In the south, being “hunkered down” means someone is holding in a defensive position. It implies that there is stress or danger and that one must wait it out. We’ve had quite a snow storm this week, and most people haven’t left their homes as they wait for snow plows to clear streets, ice and snow to melt, and sunshine to return. You could say that the town is hunkered down.
But what happens when you are hunkered down and holding? That means you never seem to leave this position of waiting for danger to pass. I see it in friends and colleagues who have sustained some sort of damage in their lives. Either they’ve lost their jobs, gotten a divorce, lost a loved one, or some similar major life event. It’s like it is all they can do to keep themselves safe; they have no more energy for something else. But what if they are like this long after the danger is passed? Like years and years afterward. Why do they continue to hide when the stressors are gone and their life is actually going pretty well? Why are they so afraid to trust that thinks can get better?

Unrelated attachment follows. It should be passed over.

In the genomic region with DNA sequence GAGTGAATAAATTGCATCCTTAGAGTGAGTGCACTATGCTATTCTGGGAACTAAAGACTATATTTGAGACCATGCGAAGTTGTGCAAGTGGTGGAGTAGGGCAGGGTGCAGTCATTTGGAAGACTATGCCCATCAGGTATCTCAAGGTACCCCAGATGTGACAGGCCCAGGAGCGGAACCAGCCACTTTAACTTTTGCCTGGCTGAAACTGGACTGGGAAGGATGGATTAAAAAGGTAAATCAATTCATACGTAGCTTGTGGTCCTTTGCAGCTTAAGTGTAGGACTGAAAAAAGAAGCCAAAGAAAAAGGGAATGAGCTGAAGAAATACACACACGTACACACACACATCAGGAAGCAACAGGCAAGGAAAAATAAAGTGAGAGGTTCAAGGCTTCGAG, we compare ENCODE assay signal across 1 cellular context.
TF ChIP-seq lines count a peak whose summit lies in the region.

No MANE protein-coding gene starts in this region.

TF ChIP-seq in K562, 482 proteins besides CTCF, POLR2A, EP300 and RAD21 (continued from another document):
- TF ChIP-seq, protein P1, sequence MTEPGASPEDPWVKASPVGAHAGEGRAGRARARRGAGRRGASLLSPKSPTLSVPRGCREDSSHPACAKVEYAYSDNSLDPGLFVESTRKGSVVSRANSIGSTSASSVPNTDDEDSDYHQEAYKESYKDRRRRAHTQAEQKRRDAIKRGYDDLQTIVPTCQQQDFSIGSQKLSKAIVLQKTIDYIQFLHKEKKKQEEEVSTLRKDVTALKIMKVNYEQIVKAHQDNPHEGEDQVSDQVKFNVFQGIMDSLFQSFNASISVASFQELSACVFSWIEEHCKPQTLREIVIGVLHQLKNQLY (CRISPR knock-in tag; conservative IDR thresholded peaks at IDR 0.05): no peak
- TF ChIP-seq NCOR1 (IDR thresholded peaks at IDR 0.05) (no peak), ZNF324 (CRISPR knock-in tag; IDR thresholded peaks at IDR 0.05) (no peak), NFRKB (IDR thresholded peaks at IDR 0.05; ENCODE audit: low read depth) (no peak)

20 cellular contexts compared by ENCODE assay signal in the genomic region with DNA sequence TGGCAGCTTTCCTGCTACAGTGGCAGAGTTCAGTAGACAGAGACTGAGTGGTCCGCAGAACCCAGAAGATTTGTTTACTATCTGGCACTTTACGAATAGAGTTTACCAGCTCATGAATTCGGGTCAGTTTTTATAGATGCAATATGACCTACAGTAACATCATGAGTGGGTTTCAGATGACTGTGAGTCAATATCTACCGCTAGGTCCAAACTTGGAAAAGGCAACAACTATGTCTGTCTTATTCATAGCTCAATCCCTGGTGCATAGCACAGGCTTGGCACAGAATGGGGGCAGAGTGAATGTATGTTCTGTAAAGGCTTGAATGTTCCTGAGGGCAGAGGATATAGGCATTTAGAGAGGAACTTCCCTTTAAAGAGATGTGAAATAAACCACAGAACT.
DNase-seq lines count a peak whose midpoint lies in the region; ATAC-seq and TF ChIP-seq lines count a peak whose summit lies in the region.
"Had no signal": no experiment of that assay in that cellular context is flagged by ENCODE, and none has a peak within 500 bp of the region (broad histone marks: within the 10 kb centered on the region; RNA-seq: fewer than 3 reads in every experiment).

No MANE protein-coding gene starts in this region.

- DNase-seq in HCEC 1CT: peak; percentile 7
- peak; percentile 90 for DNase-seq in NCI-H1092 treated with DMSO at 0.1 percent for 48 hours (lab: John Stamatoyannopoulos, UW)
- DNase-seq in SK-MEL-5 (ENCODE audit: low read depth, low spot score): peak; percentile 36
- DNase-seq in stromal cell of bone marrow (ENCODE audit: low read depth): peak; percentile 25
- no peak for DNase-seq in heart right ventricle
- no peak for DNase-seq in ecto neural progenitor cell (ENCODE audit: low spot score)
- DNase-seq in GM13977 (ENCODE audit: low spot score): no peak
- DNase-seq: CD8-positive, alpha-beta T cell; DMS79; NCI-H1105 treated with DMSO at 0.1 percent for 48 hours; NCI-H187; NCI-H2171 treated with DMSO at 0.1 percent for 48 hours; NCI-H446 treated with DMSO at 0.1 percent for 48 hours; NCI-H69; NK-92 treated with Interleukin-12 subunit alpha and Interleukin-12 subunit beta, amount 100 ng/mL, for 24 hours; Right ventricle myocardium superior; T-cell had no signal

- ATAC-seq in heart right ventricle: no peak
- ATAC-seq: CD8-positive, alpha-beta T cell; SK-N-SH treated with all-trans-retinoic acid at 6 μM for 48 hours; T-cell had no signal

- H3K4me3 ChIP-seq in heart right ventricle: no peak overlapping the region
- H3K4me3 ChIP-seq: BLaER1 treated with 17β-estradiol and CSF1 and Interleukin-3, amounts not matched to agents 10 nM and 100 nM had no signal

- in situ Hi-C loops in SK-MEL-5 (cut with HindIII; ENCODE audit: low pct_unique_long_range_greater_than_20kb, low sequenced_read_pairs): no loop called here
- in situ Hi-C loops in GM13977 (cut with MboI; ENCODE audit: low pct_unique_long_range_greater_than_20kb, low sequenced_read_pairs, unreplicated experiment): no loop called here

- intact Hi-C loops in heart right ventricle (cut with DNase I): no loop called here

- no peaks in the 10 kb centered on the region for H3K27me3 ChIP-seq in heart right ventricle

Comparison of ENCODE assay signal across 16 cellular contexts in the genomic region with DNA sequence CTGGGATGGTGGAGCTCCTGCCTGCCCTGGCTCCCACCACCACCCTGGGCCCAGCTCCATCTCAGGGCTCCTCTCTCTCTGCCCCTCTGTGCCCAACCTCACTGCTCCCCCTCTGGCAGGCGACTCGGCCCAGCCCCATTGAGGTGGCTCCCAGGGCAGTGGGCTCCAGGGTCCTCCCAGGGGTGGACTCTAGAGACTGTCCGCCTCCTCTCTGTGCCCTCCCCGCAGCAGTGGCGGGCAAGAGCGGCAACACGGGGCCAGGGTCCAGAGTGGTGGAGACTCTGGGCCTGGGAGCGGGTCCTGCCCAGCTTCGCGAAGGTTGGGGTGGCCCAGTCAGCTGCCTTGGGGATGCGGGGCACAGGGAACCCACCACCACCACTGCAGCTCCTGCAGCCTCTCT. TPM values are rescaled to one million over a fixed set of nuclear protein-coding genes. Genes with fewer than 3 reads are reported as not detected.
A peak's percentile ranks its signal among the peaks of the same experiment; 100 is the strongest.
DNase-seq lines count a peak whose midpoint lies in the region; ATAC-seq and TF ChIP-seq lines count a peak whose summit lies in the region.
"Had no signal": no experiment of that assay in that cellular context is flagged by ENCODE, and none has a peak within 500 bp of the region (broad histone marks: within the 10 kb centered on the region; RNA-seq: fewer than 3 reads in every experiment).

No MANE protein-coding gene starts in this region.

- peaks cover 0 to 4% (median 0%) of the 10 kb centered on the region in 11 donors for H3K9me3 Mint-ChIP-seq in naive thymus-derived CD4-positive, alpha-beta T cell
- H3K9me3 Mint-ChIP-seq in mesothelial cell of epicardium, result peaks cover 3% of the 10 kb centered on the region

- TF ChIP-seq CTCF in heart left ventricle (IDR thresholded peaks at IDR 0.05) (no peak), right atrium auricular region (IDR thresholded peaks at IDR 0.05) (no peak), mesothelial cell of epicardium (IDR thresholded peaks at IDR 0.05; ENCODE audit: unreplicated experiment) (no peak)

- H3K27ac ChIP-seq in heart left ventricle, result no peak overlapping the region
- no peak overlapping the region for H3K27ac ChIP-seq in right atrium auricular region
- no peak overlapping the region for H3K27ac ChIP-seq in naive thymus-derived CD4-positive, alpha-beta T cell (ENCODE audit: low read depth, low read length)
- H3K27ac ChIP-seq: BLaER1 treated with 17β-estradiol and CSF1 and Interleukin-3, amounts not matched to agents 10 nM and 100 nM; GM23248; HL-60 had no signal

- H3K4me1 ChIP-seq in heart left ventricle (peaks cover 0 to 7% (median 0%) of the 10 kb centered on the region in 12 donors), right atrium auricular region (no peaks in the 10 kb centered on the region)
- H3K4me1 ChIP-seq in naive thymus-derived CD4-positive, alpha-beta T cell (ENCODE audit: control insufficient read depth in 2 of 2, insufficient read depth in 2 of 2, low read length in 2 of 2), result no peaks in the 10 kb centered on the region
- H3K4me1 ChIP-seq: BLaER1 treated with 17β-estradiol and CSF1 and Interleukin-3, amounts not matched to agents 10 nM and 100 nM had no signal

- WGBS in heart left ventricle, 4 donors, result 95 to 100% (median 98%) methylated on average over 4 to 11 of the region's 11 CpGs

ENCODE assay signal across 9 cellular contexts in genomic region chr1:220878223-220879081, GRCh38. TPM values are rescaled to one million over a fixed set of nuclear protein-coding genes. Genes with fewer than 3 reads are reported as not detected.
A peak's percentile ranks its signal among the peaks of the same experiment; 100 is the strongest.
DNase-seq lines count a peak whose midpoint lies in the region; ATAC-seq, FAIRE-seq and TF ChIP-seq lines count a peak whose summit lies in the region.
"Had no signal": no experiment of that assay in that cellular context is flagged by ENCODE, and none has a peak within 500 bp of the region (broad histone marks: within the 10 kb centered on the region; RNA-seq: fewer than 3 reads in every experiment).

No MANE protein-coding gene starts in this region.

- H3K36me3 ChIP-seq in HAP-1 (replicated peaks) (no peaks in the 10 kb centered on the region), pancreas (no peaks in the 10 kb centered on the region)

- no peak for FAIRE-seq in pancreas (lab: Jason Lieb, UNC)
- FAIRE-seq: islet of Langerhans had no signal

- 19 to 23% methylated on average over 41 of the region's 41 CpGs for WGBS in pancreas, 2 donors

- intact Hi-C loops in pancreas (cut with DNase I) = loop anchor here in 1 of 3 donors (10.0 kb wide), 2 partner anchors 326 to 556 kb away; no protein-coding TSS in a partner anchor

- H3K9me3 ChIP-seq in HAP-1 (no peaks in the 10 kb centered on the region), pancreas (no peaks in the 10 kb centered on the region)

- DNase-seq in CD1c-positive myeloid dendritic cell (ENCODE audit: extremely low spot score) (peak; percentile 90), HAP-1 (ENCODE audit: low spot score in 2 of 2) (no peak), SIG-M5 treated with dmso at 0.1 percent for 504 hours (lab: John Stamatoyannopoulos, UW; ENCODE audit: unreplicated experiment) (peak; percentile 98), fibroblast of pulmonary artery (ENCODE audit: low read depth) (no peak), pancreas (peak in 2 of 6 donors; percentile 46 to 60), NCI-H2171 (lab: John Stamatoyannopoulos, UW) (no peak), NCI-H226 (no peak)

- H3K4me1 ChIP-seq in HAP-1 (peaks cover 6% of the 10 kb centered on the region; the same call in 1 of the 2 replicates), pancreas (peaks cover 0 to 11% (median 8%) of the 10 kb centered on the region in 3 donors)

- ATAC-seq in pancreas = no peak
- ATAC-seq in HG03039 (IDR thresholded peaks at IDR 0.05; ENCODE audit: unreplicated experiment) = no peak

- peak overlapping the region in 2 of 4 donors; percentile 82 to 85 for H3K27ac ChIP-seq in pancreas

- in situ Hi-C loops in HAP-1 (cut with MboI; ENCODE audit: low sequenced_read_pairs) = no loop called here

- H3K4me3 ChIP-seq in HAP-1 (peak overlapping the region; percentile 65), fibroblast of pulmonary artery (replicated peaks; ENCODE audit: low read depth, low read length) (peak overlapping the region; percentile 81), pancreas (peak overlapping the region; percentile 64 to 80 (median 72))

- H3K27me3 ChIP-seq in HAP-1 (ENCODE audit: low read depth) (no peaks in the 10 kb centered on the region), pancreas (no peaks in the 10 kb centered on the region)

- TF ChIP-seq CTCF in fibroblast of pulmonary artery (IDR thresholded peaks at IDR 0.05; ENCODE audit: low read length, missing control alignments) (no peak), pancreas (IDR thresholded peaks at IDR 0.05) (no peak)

I’m not sure there is much we can do. We can encourage them to join us in more active pursuits, but they often turn us down. They consider a weekend wherein nothing has happened to be a good time. This group is afraid of taking any kind of risk. They lose out on companionship, potential fulfillment, and any kind of social connection. In return, they continue to wait for the other shoe to drop, safety, and security. It’s a tough way to spend your life. I was doing this for several years as I endured an autoimmune disease. I was just barely holding on, it seemed, and I did little more than work and sleep. They were tough years, and I hunkered down as a way to cope. My health didn’t improve until I began to take a risk by learning something new. Then that led to another something new, and the next thing I knew, I wasn’t hunkered down at all. I wasn’t quite thriving yet but definitely more engaged with my life.
If you find yourself seeking safety, I recommend taking a risk. I know it sounds counter-intuitive, but taking a chance is a way to demonstrate that you feel safe and you’re ready to move on. Just by doing it, you can make it so.